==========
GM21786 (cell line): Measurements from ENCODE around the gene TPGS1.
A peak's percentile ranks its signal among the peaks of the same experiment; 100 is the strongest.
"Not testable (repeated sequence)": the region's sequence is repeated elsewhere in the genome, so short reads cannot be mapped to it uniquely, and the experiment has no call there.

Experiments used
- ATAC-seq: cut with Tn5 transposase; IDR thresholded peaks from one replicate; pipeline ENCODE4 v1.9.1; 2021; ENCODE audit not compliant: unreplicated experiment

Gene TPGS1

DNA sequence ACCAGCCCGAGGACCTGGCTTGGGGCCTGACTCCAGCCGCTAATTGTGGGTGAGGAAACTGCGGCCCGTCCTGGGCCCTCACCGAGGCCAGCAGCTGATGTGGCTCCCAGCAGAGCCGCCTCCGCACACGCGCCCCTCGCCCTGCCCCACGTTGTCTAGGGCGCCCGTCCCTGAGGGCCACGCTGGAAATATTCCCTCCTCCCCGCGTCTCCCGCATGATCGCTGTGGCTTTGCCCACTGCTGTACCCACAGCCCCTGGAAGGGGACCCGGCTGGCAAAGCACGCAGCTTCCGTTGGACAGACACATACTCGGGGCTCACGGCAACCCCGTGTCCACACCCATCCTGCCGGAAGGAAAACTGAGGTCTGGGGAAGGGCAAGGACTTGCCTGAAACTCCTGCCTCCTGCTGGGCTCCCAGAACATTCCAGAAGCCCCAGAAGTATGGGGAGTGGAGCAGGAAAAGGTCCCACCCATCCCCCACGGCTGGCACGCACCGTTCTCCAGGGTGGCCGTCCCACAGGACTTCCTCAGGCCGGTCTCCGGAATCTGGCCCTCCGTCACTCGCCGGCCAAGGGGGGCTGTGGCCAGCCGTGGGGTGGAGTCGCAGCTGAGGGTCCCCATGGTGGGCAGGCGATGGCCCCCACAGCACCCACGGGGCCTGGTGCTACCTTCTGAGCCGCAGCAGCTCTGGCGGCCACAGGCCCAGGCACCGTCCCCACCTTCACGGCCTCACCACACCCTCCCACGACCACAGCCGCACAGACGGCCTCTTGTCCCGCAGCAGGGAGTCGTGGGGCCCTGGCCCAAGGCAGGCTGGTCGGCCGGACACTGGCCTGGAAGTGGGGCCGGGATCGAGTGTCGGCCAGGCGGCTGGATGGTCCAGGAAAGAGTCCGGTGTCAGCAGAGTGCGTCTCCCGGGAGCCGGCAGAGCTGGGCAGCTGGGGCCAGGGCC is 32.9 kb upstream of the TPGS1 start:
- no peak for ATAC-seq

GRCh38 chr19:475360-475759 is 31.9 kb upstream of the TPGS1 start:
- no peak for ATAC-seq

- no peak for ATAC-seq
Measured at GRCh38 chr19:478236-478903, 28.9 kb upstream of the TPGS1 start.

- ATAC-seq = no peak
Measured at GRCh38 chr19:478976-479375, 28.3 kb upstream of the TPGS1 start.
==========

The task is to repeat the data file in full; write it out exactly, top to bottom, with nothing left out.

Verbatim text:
GM21786 (cell line): Measurements from ENCODE around the gene TPGS1.
A peak's percentile ranks its signal among the peaks of the same experiment; 100 is the strongest.
"Not testable (repeated sequence)": the region's sequence is repeated elsewhere in the genome, so short reads cannot be mapped to it uniquely, and the experiment has no call there.

Experiments used
- ATAC-seq: cut with Tn5 transposase; IDR thresholded peaks from one replicate; pipeline ENCODE4 v1.9.1; 2021; ENCODE audit not compliant: unreplicated experiment

Gene TPGS1

DNA sequence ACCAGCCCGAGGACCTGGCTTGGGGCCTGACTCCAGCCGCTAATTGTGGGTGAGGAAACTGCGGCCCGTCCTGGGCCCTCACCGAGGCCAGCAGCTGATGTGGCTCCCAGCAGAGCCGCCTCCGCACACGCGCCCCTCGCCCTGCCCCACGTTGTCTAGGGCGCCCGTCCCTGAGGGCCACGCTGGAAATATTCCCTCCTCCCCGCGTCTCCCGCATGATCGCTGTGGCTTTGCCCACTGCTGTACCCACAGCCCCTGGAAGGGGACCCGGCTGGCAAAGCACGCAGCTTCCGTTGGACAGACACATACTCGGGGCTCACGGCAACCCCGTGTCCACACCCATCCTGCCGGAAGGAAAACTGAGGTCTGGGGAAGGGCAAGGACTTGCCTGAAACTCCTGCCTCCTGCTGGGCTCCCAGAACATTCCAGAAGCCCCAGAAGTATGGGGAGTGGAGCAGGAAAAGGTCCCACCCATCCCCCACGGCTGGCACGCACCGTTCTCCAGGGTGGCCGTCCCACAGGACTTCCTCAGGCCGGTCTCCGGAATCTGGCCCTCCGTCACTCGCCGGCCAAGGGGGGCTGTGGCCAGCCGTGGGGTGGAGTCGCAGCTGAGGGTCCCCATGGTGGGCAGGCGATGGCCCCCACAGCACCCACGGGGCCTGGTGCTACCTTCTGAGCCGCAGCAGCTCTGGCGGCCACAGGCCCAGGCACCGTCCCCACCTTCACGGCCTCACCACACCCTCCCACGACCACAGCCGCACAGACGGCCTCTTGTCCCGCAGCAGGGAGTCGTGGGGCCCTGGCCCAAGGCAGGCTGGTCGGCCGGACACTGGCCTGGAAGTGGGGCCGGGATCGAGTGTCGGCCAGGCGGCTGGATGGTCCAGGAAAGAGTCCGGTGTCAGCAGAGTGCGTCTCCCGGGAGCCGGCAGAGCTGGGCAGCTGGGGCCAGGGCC is 32.9 kb upstream of the TPGS1 start:
- no peak for ATAC-seq

GRCh38 chr19:475360-475759 is 31.9 kb upstream of the TPGS1 start:
- no peak for ATAC-seq

- no peak for ATAC-seq
Measured at GRCh38 chr19:478236-478903, 28.9 kb upstream of the TPGS1 start.

- ATAC-seq = no peak
Measured at GRCh38 chr19:478976-479375, 28.3 kb upstream of the TPGS1 start.